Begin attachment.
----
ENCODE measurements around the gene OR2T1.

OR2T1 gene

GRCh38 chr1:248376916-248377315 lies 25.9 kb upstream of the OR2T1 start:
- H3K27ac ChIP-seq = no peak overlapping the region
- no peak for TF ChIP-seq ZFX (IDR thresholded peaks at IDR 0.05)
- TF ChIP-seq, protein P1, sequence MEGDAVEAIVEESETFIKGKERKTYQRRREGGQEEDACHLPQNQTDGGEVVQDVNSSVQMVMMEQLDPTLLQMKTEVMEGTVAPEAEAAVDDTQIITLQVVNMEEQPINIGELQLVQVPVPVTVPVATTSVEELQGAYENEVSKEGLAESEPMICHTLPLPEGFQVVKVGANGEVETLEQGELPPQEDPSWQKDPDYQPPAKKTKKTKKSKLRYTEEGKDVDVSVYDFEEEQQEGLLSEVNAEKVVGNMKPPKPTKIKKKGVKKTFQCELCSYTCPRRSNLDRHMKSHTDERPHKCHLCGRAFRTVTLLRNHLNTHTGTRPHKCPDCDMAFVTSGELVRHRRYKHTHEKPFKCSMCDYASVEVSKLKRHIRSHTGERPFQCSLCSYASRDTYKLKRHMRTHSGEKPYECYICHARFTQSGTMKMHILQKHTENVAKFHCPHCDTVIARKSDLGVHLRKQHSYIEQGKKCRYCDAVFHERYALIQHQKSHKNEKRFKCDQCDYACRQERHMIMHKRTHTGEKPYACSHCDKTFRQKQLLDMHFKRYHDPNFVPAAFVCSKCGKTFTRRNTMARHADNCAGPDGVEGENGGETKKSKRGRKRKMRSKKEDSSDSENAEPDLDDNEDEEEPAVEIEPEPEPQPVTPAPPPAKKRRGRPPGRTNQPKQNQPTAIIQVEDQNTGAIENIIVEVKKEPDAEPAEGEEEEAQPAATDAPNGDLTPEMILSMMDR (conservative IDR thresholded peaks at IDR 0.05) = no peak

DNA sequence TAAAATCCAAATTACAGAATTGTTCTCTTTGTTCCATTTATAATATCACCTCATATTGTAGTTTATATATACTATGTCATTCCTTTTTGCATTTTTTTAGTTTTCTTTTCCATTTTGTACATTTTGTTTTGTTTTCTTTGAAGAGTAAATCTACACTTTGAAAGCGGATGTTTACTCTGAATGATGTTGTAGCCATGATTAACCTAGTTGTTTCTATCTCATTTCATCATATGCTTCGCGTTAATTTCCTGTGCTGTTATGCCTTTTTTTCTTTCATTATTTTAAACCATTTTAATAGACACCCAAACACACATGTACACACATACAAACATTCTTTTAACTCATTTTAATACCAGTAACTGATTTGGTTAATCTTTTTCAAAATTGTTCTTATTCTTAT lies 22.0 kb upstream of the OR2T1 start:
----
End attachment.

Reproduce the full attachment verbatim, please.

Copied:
ENCODE measurements around the gene OR2T1.

OR2T1 gene

GRCh38 chr1:248376916-248377315 lies 25.9 kb upstream of the OR2T1 start:
- H3K27ac ChIP-seq = no peak overlapping the region
- no peak for TF ChIP-seq ZFX (IDR thresholded peaks at IDR 0.05)
- TF ChIP-seq, protein P1, sequence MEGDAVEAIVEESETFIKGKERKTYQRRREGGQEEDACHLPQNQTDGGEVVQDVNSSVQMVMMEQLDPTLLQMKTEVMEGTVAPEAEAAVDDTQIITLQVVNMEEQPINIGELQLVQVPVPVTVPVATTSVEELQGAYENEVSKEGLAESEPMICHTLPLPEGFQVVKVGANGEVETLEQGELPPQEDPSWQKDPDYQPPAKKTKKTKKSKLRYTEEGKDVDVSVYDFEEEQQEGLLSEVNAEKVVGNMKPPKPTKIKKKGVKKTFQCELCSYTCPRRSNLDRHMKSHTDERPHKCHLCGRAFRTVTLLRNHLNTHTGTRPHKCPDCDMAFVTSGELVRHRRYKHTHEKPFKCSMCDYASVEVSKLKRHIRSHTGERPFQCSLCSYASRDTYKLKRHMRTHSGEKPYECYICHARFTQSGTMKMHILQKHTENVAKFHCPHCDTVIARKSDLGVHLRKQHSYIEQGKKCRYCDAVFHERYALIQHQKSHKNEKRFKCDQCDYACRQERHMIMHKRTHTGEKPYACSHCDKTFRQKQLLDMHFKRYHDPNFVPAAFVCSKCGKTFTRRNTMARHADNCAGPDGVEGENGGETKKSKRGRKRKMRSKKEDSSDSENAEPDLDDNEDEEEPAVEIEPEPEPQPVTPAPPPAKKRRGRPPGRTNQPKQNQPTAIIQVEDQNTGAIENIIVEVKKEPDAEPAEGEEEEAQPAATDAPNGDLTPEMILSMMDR (conservative IDR thresholded peaks at IDR 0.05) = no peak

DNA sequence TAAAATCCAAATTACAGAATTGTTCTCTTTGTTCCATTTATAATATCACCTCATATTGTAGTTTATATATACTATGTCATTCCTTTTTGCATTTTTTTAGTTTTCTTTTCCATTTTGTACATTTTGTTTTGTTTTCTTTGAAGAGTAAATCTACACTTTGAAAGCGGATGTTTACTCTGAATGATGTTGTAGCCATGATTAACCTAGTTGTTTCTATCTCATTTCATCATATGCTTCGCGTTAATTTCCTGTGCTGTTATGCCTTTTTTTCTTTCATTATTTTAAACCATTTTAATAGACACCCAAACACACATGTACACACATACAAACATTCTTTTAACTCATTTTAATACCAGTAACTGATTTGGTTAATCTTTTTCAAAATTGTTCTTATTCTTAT lies 22.0 kb upstream of the OR2T1 start: